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i'm thomas roberts at msnbc world headquarters in new york. at the half hour, here's what we're monitoring for you. a busy day at the white house, a working weekend with president trump making diplomatic phone calls to foreign leaders. he was expected to have started a call from the white house to japanese prime minister shinzo abe. that was supposed to begin about 30 minutes ago. coming up at 11:00 a.m., it is a call to germany's angela merkel and then after that at noon russian president vladimir putin. this afternoon he will also speak with french president francois hollande and end the day by speaking with prime minister malcolm turnbull of australia. for more on the foreign policy phone calls of president trump, i'm joined by nbc's keir simmons here in new york. keir, i think most people are fascinated by what will take
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place between the phone call of president trump and russian president vladimir putin. but also of importance is that discussion, that call with angela merkel. >> yeah. you want to say, oh, to be a flower on the wall, right? i'd love to be able to listen in. >> someone will. >> i think they have a secure line, actually. >> okay. but first let's talk about the russian president. what will he say? will he be complimentary? will he be trying to build a better relationship? will he say mr. president i want to lift sanctions or will he be tough and leave options open? in the kremlin i think they still don't know exactly what they're getting because they watch the president talk about listening to his advisers, for example, on torture, listening to his secretary of defense, and so they know that although they can see president trump appears to want to change the relationship with russia that isn't a fait accompli. when it comes to the german chancellor angela merkel, well,
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what do you say? chancellor, i'm sorry about all that with the british prime minister in the past few days but i love you too. it's going to be a difficult phone call. >> when we think about the british prime minister being here and the road ahead for her as she returns back to the uk and some of the headlines, the british press being in the room yesterday with the american press and speaking with both of them, but the work that she faces ahead in positioning herself aligned with the president trump but also aligned with the eu. >> that's right. >> in a fascinating way as she's selling brexit. >> she has a very difficult balance to strike and the british honestly at the end of this week are back where they like to be and that is that the british understand they're a junior partner to the u.s. they like to stay for close to the president and at the same time be seen as a very important adviser, if you like, more than that, a partner, a prime minister who's able to take --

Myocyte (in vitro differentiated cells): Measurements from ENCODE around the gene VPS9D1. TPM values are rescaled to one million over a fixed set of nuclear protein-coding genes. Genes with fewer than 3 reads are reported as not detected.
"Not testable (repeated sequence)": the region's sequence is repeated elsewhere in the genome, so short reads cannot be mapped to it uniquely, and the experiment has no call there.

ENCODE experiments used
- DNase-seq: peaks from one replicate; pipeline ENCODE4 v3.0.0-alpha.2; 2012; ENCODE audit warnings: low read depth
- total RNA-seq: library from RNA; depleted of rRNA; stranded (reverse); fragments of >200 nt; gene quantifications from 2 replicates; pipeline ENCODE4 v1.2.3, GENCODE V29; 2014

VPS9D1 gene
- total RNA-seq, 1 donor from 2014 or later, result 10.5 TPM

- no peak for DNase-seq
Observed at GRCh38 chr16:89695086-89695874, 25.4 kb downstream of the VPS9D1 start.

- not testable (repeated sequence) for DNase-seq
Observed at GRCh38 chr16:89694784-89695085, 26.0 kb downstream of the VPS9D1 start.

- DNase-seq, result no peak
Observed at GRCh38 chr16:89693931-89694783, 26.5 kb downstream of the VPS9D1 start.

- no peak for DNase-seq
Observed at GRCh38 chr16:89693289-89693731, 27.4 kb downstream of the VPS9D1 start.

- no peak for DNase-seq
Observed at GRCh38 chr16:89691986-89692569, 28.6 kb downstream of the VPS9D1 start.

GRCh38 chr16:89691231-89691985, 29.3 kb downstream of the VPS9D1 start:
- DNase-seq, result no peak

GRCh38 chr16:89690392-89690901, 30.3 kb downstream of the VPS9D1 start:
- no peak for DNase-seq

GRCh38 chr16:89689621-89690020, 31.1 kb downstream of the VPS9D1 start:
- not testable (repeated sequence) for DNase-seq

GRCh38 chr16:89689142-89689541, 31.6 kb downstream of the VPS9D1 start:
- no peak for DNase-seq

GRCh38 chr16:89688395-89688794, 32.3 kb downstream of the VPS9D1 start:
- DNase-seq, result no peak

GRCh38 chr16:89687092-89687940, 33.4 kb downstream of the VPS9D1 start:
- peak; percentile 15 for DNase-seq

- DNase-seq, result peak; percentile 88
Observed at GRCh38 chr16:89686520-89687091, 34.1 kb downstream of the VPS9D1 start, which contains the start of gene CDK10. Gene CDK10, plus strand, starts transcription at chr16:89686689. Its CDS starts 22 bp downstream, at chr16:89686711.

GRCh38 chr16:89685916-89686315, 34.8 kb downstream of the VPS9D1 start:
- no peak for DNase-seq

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get the ear of the president and guide him much like that relationship between thatcher and reagan. so that's good from the british perspective. the issue, though, of course, is the unpredictability of president trump. will he stick to -- keep to the idea of 100% support for nato that the prime minister turned to him so memorably during that news conference and said you do agree with me, don't you, mr. president? >> i think part of the president trump strategy and what we've reported on is kping people nfused, keeping people on their toesbout the surprises that are yet to come. and when we think about the phone call today with francois hollande and the terrible issues that that country has faced with terrorism attacks and how they have responded against isis, how much of an ally do you think that president trump will provide himself to be to what francois hollande has done?